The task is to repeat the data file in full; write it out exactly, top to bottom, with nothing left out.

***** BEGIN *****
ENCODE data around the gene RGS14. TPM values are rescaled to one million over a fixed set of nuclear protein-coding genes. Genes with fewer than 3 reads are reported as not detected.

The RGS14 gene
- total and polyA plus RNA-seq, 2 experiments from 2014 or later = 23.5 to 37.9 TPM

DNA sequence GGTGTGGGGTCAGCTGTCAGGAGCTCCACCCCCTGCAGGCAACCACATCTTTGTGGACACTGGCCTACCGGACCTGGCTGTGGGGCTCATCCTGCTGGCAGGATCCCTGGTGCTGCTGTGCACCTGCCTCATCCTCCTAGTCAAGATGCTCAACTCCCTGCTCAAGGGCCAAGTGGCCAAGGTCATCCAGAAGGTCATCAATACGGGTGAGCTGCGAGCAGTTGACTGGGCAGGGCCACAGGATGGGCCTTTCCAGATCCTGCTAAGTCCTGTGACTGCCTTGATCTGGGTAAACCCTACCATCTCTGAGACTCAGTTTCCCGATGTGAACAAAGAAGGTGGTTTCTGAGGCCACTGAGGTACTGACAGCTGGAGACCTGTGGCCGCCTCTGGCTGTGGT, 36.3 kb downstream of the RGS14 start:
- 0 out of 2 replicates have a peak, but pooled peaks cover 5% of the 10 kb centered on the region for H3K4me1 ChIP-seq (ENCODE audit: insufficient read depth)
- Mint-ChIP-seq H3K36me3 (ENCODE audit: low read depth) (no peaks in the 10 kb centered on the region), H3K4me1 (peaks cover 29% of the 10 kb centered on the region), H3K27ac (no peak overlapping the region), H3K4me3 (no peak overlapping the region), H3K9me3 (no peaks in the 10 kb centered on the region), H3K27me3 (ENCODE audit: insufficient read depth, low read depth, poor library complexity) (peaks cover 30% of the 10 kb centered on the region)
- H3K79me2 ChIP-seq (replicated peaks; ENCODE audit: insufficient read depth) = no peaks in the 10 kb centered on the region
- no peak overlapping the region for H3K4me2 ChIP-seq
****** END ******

ENCODE data around the gene RGS14. TPM values are rescaled to one million over a fixed set of nuclear protein-coding genes. Genes with fewer than 3 reads are reported as not detected.

The RGS14 gene
- total and polyA plus RNA-seq, 2 experiments from 2014 or later = 23.5 to 37.9 TPM

DNA sequence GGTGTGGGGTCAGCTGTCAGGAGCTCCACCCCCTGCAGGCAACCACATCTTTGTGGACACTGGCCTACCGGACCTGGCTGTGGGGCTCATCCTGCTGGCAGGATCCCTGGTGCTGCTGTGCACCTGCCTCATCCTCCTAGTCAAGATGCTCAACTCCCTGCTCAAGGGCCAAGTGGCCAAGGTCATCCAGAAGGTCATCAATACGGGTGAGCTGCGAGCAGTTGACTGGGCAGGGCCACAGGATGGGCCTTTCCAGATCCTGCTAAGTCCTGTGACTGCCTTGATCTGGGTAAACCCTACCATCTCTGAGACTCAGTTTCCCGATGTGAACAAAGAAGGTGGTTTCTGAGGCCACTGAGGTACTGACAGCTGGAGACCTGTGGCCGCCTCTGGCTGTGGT, 36.3 kb downstream of the RGS14 start:
- 0 out of 2 replicates have a peak, but pooled peaks cover 5% of the 10 kb centered on the region for H3K4me1 ChIP-seq (ENCODE audit: insufficient read depth)
- Mint-ChIP-seq H3K36me3 (ENCODE audit: low read depth) (no peaks in the 10 kb centered on the region), H3K4me1 (peaks cover 29% of the 10 kb centered on the region), H3K27ac (no peak overlapping the region), H3K4me3 (no peak overlapping the region), H3K9me3 (no peaks in the 10 kb centered on the region), H3K27me3 (ENCODE audit: insufficient read depth, low read depth, poor library complexity) (peaks cover 30% of the 10 kb centered on the region)
- H3K79me2 ChIP-seq (replicated peaks; ENCODE audit: insufficient read depth) = no peaks in the 10 kb centered on the region
- no peak overlapping the region for H3K4me2 ChIP-seq